Research In Motion’s new BlackBerry 10 operating system has been delayed to, at the earliest, early 2013. That could prove to be a deathblow to the storied but struggling smartphone maker. RIM is going to miss out on the important holiday season with BlackBerry 10, and that could prove to be the weight that finally breaks the company’s back. In its dire straits, RIM has reportedly started to consider alternatives to BlackBerry 10 and its current strategy. Does that mean aligning itself with Microsoft and its Windows Phone platform? And how would such a move remake the smartphone landscape?
On June 29th, Reuters reported that RIM had been approached by Microsoft to use its Windows Phone platform on BlackBerry hardware. RIM, being a proud company that thinks it can pull itself out of its tailspin, declined. At least for now.
The future of RIM depends on BlackBerry 10. It has now been delayed several times, from the beginning of 2012 to the end of the year and now into 2013. BlackBerry 10 is built off of QNX, a platform that the company acquired in April 2010 and used to build the BlackBerry PlayBook that debuted in April 2011 (but was considered half-baked at the time with pertinent functionality not coming until February 2012). The longer that RIM delays BlackBerry 10 smartphones, the more untenable its situation becomes - leading to more layoffs, selling off parts of the company or worse.
Meanwhile, Microsoft is waiting with open arms.
RIM Does Have Assets
Outside of BlackBerry smartphones, RIM holds a variety of assets that are attractive to other companies. Microsoft, which still has a robust business in enterprise software, would love to get its hands on RIM’s proprietary network, which drives its secure messaging platform. Mobile carriers could also benefit from using the BlackBerry network - and former RIM co-CEO Jim Balsillie supposedly was in negotiations with carriers at the time he was ousted from his position and replaced with former COO Thorsten Heins. RIM also controls the BlackBerry Messenger platform on its network, one of the most robust and useful messaging services in the mobile industry. Finally, RIM also owns a treasure trove of mobile patents that could be auctioned off to raise cash.
The question that faces RIM right now is, can it get through 2012 on the strengths of its current assets and declining user base? The company would prefer to remain independent, but Heins started a “strategic review” in March to explore options.
Microsoft Has Money to Spend
This is where Microsoft comes in. The software giant has shown it is not afraid of spending money to move aggressively into the mobile market. It has partnered with Nokia to bring more Windows Phone devices to store shelves, subsidizing much of its partner's development and marketing costs. Microsoft also pays developers (and offers free services and development support) to create apps for Windows Phone. Microsoft’s open door and billions of dollars have to be an enticing life preserver for a company that has been floundering since the iPhone was released in 2007.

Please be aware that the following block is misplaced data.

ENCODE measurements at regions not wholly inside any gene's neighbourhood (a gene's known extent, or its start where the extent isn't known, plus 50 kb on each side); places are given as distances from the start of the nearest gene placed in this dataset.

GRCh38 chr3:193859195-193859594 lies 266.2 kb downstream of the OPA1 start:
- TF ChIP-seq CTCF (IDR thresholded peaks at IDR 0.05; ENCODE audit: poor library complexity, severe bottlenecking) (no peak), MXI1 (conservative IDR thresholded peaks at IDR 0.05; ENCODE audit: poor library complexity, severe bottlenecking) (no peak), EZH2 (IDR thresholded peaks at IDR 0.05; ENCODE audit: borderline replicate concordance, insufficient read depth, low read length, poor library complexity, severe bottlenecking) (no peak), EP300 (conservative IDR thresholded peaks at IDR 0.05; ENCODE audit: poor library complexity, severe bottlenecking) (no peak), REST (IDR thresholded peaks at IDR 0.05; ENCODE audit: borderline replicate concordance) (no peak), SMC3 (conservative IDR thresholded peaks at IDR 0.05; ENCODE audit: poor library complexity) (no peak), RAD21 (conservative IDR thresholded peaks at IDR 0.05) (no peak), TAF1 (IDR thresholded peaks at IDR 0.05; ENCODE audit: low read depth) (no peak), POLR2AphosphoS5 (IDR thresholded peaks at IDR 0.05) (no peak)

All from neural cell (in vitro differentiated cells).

RIM (11.4%) and Microsoft (4.0%) control 15.4% of the smartphone market share in the United States as of the end of May 2012, according to comScore. If RIM were to abandon BlackBerry 10 to standardize on Windows Phone 8, the goal would be to capture about between 15%-20% of the mobile market for Windows Phone.
But Would the Marriage Work?
There is no guarantee that BlackBerry users would automatically move to a BlackBerry Windows Phone instead of fleeing to Apple’s iOS or Google’s Android. RIM’s smartphone market share is almost entirely built off of existing users that have older versions of the platform, such as BlackBerry OS 5, 6 or 7. It is also unclear whether RIM would abandon its older devices running BlackBerry 7 if it also started making devices with Windows Phone 8. RIM has said that until BlackBerry 10 comes out, it will continue to aggressively market BlackBerry 7 devices.
Also, if RIM were to abandon BlackBerry 10, it would likely take even longer to come out with new devices using Windows Phone 8 (or even Android). For example, Microsoft and Nokia announced their partnership in February 2011. They didn't announce new Windows Phone devices until October 2011, and those phones didn't reach the U.S. until April 2012.
The one thing that Research In Motion cannot afford is another delay, no matter what avenue it decides to take. Partnering with Microsoft would buy it some breathing room, presumably with an influx of cash and support, but in the meantime, RIM’s assets would continue to decay and it would likely be forced into mass layoffs and restructuring.
Longer term, the real question is whether a combined Microsoft/RIM/Nokia beast could even challenge Apple and/or Google in the smartphone platform wars.
At this point, the answer is a resounding no. Some analysts believe that Microsoft can garner up to 15% of the smartphone market within the next couple of years, and attaching the BlackBerry name to Windows Phone devices might accelerate growth - but it's hard to see how the two together could get as big as iOS or Android.
It makes perfect sense for Microsoft to hover like a vulture over the dying BlackBerry platform. There are a lot of attributes to like, and the BlackBerry name is still well-recognized across the world.
On the other hand, does it make sense for RIM to partner with Microsoft? As with everything that surrounds the BlackBerry maker these days, that answer is not so clear-cut. If BlackBerry 10 is delayed again or if it proves to be a bust on the market, RIM will have no choice but to make wholesale changes to its business - and being subsumed by a larger competitor like Microsoft would be a better fate than going out of business entirely.